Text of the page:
# Can the SI kg be realized without superconducting josephson junctions?

This question is motivated by me trying to finish my answer to this question.

In the 2019 SI redefinition the kg was redefined in terms of Planck's constant (and the second and meter):

$$1 \text{ kg}= (h) \times (1 \text{ s}) \times (1 \text{ m})^{-2} \times (6.62607015\times 10^{34})$$

This means to realize the meter you must have a measurement of mass that is directly related, in some way, to Planck's constant. This is currently realized at precision metrology labs using the Kibble balance. The crude idea of the Kibble balance is you use electromagnets to generate a force that cancels the weight of a mass (you independently measure local acceleration due to gravity so you can convert weight to mass). You do some tricks and measure some voltages and currents related to the magnetic force you are leveraging. You actually measure those electrical parameters using calibrated electrical standards based on superconducting Josephson junctions. Because Josephson junctions rely on the quantum Hall effect it turns out something about them is quantized in units of Planck's constant $$h$$. When you express the mass of the object in terms of those voltages and currents you can proceed to express it in terms of $$h$$ as needed for a primary mass standard.

A major downside of this method, while establishing a non-artifact based SI standard, is that it requires monetarily and technically expensive superconducting Josephson junctions.

My question is, is there any way (even if it is inaccurate and imprecise) to realize a primary mass standard based on the current SI definition of the kg, that does not rely on superconducting Josephson junctions? Or more generally, that does not rely on the quantum Hall effect or any device that requires advanced fabrication techniques?

As a starting point, this youtube video explains how a voltage can pretty easily be calibrated to Planck's constant and the electron charge. Basically, an LED with wavelength $$\lambda = c/\nu$$ emits photons with energy $$h\nu$$. This means it won't turn on until the voltage driving it is $$V > e h \nu = e h c/\lambda$$. If we assume the meter has been realized, then you create a diffraction grating setup and use that to measure $$\lambda$$. The problems are, even though this voltage is calibrated to microscopic quantities, (1) the voltage depends on $$e$$ as well as $$h$$ and (2) the Kibble balance requires a precisely measured voltage AND current. This method does not produce a calibrated current. (One could validly argue the LEDs are "devices that require advanced fabrication techniques" but I'd rebut that there is a qualitative difference with them compared to quantum Hall devices in that I can go to the store and get an LED for \$0.05 [or get one out of some electronic box in my house] and they don't require cyrogenic cooling to operate.)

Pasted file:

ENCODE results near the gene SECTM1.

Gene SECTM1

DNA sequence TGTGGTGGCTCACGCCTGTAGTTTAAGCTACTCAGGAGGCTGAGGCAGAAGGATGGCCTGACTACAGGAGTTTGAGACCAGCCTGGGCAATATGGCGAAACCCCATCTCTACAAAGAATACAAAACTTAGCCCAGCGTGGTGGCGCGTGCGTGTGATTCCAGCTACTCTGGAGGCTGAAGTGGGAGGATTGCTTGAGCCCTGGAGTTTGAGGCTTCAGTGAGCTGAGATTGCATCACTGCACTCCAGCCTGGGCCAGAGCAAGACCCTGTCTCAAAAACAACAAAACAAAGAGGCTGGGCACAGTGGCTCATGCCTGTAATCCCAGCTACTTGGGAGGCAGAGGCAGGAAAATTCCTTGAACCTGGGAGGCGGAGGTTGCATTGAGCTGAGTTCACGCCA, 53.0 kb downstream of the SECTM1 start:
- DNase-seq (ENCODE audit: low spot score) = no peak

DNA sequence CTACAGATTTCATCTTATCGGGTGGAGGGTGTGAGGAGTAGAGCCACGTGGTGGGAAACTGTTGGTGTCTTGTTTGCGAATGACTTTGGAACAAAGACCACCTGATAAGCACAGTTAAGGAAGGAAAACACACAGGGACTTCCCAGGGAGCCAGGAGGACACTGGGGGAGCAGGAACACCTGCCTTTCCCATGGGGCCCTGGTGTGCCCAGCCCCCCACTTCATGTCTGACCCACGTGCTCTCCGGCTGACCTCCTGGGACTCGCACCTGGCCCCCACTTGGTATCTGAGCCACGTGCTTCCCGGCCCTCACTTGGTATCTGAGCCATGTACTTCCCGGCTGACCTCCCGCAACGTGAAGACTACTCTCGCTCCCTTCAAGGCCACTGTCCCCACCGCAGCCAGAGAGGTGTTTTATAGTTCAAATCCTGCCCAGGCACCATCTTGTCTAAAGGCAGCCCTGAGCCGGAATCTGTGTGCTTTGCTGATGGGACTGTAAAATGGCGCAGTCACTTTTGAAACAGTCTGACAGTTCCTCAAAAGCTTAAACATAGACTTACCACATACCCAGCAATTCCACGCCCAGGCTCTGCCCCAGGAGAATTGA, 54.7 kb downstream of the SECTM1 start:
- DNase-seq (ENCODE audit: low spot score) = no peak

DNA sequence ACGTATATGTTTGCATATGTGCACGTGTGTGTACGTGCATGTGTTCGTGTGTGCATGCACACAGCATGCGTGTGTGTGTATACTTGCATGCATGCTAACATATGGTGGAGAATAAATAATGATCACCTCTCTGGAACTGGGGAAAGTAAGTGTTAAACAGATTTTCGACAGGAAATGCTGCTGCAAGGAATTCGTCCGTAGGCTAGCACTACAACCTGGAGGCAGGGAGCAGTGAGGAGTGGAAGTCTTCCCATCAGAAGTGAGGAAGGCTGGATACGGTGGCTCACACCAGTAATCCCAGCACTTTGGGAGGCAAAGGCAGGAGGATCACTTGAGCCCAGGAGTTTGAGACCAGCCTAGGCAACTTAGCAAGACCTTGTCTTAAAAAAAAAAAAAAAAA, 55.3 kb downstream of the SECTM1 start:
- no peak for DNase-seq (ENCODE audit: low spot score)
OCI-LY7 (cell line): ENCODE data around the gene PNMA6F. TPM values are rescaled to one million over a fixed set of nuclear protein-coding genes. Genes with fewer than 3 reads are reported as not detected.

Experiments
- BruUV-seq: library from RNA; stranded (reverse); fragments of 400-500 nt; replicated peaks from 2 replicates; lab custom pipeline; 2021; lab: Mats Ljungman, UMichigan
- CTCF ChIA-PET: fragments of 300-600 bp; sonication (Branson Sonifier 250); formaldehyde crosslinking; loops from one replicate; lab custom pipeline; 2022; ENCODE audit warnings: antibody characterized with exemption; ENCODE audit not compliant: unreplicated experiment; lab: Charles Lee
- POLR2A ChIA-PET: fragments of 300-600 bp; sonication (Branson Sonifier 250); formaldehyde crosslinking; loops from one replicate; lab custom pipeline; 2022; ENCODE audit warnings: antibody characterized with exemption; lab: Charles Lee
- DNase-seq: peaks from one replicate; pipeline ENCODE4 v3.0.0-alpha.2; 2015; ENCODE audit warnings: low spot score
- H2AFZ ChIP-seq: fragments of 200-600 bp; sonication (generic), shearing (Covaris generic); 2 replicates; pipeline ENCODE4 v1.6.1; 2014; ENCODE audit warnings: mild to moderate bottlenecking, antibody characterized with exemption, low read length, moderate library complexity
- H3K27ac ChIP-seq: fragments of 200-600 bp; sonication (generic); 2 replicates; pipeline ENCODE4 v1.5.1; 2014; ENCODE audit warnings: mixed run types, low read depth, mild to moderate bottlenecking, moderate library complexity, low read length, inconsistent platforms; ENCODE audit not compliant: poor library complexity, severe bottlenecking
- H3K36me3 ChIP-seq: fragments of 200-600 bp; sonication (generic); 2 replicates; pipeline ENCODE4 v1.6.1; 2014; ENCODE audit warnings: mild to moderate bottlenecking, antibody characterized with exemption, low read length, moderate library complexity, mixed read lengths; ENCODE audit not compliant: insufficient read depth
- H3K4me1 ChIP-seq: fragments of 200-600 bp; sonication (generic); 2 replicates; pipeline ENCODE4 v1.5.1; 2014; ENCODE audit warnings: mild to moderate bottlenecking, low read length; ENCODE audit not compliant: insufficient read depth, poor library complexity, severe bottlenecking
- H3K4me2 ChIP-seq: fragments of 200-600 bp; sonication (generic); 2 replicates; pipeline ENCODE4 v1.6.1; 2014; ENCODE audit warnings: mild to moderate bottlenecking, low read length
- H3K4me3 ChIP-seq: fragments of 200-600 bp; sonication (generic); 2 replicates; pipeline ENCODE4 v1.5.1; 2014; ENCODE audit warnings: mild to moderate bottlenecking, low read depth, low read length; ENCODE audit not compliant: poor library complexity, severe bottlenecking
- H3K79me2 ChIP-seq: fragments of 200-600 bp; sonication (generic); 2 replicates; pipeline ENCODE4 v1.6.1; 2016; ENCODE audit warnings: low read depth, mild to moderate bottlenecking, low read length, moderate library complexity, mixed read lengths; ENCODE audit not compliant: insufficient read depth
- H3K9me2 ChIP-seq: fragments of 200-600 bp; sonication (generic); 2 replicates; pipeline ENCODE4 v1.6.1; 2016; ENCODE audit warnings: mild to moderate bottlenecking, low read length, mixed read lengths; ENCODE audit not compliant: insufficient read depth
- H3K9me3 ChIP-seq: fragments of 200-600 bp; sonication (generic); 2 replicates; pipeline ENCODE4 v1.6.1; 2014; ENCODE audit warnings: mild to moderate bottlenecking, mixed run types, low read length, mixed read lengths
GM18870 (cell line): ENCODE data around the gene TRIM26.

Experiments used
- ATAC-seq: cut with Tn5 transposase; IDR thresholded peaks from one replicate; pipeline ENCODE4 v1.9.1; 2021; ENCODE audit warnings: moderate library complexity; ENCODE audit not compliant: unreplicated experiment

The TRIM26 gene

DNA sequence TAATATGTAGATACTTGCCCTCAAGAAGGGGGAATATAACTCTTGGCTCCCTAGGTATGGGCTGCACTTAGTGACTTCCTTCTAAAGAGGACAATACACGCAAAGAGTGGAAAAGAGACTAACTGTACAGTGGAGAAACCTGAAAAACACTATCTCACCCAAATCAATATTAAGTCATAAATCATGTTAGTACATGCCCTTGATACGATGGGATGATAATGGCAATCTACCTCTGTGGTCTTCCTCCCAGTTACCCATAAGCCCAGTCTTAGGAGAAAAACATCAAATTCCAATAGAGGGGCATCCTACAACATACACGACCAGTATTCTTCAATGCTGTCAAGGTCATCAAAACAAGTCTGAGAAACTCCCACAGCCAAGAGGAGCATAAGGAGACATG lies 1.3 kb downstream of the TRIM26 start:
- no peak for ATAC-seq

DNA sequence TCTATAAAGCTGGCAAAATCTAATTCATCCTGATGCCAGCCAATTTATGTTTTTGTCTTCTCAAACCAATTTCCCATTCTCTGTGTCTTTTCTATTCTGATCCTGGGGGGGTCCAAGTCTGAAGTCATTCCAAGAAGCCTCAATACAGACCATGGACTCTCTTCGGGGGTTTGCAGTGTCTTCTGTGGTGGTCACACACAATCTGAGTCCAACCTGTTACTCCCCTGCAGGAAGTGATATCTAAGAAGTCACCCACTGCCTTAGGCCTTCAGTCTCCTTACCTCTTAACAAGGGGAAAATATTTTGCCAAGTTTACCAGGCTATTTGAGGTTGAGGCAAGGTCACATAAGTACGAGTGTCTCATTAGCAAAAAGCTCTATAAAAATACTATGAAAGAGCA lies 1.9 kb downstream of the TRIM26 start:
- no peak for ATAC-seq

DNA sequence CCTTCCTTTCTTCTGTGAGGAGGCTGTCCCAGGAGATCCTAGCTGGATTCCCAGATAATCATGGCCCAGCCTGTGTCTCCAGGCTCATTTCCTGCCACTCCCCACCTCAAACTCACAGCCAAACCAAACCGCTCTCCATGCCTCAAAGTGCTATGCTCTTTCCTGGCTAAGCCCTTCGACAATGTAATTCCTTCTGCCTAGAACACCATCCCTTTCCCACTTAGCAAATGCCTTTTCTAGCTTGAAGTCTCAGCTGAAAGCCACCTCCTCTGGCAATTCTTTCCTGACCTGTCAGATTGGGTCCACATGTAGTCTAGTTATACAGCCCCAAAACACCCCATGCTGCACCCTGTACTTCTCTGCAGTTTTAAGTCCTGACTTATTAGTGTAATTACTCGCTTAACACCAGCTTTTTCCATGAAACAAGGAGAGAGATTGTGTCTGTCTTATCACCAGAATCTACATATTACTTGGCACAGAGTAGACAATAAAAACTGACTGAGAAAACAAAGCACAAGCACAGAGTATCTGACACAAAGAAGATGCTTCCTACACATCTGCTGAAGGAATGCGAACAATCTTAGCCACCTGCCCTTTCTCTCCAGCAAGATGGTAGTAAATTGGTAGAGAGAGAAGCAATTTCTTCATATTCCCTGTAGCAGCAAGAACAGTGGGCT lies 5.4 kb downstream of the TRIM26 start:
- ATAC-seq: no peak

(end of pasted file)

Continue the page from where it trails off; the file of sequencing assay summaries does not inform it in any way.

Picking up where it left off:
A shorter way to ask this question might be: Is there a way, without the quantum Hall effect, to refer a current measurement to Planck's constant $$h$$?

update: I had a recollection about an ultracold atomic physics experiment I had heard about which involves kicking a single atom with a photon with a known wavelength and watching how the photon recoils as way to measure mass in a way that is related to Plancks constant. See Lan et. al., Science Vol 339 Issue 6119 (2013). Apologies for the paywall. Whiles this approach gives an affirmative answer to the titular question, it still requires a very complex apparatus including many lasers, ultracold atoms, and an ultra-high vacuum chamber. The question of a "simple" primary standard realization of the kg remains.

The answer is yes, you can do it without superconducting josephson junctions. If you successfully pull off the LED experiment, then you need a calibrated resistance to get a calibrated current to run the Kibble balance. (Alternatively, you could use something like radiation pressure, but for that you need a power standard, and the ways that’s done these days is by comparing optical power to electrical power dissipated though, you guessed it, a calibrated resistor.)

The current way to calibrate a resistor uses the quantum Hall effect, a non-superconductive effect. So, just use QHE to calibrate your resistor, the LED experiment to calibrate your voltage, and now you have everything to run a Watt balance. HOWEVER, this is probably rather unsatisfying because the QHE experiment is equally involved as the Josephson junction experiment (involving fabrication of devices and sensitive electrical measurements at cryogenic temperatures).

What you’re probably looking for is a low-tech primary resistor calibration, and I’m unaware of how to do that.

As a partial answer, I had a student several years ago try the LED experiment, and they got terrifically confusing results:

I was motivated to ask this question by a similar question about forward voltage drops in LEDs. I was expecting to answer that question with some data from a student using LED turn-on voltage and the wavelength of light to measure the Planck constant. However those data are a lot more complicated than I expected: in fact, most of my LEDs apparently emit multiple wavelength components with comparable strength, and there doesn't seem to be much correlation the turn-on voltage between and the most prominent color in the LED spectrum. I don't seem to be able to say much more than "LEDs have turn-on voltages between two and three volts."